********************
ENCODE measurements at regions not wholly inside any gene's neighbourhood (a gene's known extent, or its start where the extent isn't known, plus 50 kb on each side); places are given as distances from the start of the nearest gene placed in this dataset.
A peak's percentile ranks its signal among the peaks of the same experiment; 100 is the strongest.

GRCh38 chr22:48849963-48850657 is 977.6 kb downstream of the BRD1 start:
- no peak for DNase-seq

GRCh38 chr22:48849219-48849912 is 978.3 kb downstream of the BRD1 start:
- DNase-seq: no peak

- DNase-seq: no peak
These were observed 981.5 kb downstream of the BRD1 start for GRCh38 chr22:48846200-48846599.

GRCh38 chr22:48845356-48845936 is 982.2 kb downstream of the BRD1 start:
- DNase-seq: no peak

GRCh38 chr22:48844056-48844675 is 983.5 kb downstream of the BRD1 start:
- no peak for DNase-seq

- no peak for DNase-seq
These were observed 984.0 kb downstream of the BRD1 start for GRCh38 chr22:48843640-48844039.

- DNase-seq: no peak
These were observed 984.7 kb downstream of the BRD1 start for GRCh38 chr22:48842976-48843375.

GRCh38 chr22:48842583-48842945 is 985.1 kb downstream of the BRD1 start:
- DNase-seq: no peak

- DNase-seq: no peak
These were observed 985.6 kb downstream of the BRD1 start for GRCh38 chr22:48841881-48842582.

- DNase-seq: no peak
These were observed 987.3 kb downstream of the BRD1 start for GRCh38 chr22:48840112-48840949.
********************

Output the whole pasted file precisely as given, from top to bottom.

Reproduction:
ENCODE measurements at regions not wholly inside any gene's neighbourhood (a gene's known extent, or its start where the extent isn't known, plus 50 kb on each side); places are given as distances from the start of the nearest gene placed in this dataset.
A peak's percentile ranks its signal among the peaks of the same experiment; 100 is the strongest.

GRCh38 chr22:48849963-48850657 is 977.6 kb downstream of the BRD1 start:
- no peak for DNase-seq

GRCh38 chr22:48849219-48849912 is 978.3 kb downstream of the BRD1 start:
- DNase-seq: no peak

- DNase-seq: no peak
These were observed 981.5 kb downstream of the BRD1 start for GRCh38 chr22:48846200-48846599.

GRCh38 chr22:48845356-48845936 is 982.2 kb downstream of the BRD1 start:
- DNase-seq: no peak

GRCh38 chr22:48844056-48844675 is 983.5 kb downstream of the BRD1 start:
- no peak for DNase-seq

- no peak for DNase-seq
These were observed 984.0 kb downstream of the BRD1 start for GRCh38 chr22:48843640-48844039.

- DNase-seq: no peak
These were observed 984.7 kb downstream of the BRD1 start for GRCh38 chr22:48842976-48843375.

GRCh38 chr22:48842583-48842945 is 985.1 kb downstream of the BRD1 start:
- DNase-seq: no peak

- DNase-seq: no peak
These were observed 985.6 kb downstream of the BRD1 start for GRCh38 chr22:48841881-48842582.

- DNase-seq: no peak
These were observed 987.3 kb downstream of the BRD1 start for GRCh38 chr22:48840112-48840949.